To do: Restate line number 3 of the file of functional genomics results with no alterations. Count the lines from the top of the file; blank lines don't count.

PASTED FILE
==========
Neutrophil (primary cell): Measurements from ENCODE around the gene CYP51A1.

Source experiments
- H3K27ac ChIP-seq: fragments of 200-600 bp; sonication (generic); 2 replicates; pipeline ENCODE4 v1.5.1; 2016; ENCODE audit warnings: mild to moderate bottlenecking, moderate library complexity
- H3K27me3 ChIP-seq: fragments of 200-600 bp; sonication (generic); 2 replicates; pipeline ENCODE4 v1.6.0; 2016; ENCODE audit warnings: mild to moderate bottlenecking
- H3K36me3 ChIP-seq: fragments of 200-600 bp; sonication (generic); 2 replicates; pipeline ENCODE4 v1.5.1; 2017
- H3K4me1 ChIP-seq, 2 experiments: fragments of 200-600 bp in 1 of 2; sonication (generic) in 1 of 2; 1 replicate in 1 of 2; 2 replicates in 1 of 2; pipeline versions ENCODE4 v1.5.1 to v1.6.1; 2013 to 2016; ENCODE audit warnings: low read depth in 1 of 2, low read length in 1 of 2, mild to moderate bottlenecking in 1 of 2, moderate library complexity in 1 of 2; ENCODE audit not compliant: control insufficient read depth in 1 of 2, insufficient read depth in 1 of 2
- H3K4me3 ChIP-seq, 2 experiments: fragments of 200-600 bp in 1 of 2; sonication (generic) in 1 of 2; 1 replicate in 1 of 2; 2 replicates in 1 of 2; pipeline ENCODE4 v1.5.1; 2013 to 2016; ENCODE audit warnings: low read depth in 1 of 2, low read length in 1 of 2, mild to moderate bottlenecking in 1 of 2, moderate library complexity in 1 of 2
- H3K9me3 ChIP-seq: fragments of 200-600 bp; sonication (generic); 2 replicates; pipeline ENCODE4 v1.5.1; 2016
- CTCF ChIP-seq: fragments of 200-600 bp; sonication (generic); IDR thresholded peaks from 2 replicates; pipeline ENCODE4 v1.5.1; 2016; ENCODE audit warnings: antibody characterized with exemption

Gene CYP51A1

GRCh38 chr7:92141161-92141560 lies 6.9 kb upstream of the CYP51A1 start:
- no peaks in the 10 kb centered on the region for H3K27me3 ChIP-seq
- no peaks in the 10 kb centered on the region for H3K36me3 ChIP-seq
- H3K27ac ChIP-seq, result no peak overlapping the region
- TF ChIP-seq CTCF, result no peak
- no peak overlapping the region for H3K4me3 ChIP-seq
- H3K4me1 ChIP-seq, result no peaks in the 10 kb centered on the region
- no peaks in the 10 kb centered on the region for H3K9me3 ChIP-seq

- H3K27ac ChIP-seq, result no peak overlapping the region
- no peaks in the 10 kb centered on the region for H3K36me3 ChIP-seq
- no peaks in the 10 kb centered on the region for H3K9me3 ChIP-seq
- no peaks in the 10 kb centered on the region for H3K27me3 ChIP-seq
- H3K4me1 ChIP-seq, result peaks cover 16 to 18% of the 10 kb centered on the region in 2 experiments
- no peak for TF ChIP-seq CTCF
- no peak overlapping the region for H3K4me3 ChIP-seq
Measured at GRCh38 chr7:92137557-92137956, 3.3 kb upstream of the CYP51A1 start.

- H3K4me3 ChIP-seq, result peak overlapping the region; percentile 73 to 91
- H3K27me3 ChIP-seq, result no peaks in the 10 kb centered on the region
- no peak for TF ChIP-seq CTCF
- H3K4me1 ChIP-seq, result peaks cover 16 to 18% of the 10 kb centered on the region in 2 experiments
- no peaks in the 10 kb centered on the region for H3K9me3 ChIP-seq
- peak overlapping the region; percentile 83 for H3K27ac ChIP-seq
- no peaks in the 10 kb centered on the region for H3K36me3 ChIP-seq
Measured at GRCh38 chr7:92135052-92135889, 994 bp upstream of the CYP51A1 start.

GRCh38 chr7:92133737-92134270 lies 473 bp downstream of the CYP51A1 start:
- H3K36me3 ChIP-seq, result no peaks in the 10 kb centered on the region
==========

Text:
- H3K27ac ChIP-seq: fragments of 200-600 bp; sonication (generic); 2 replicates; pipeline ENCODE4 v1.5.1; 2016; ENCODE audit warnings: mild to moderate bottlenecking, moderate library complexity